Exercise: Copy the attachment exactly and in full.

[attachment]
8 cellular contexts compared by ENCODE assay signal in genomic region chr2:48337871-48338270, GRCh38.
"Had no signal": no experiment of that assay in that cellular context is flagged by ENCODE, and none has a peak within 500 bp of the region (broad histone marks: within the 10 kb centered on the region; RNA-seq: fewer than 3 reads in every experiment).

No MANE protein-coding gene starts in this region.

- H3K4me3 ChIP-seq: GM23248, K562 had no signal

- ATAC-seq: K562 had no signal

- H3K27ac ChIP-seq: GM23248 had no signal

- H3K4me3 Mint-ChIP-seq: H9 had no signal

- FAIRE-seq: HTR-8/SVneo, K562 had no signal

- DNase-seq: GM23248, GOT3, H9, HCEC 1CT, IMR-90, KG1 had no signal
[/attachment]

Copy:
8 cellular contexts compared by ENCODE assay signal in genomic region chr2:48337871-48338270, GRCh38.
"Had no signal": no experiment of that assay in that cellular context is flagged by ENCODE, and none has a peak within 500 bp of the region (broad histone marks: within the 10 kb centered on the region; RNA-seq: fewer than 3 reads in every experiment).

No MANE protein-coding gene starts in this region.

- H3K4me3 ChIP-seq: GM23248, K562 had no signal

- ATAC-seq: K562 had no signal

- H3K27ac ChIP-seq: GM23248 had no signal

- H3K4me3 Mint-ChIP-seq: H9 had no signal

- FAIRE-seq: HTR-8/SVneo, K562 had no signal

- DNase-seq: GM23248, GOT3, H9, HCEC 1CT, IMR-90, KG1 had no signal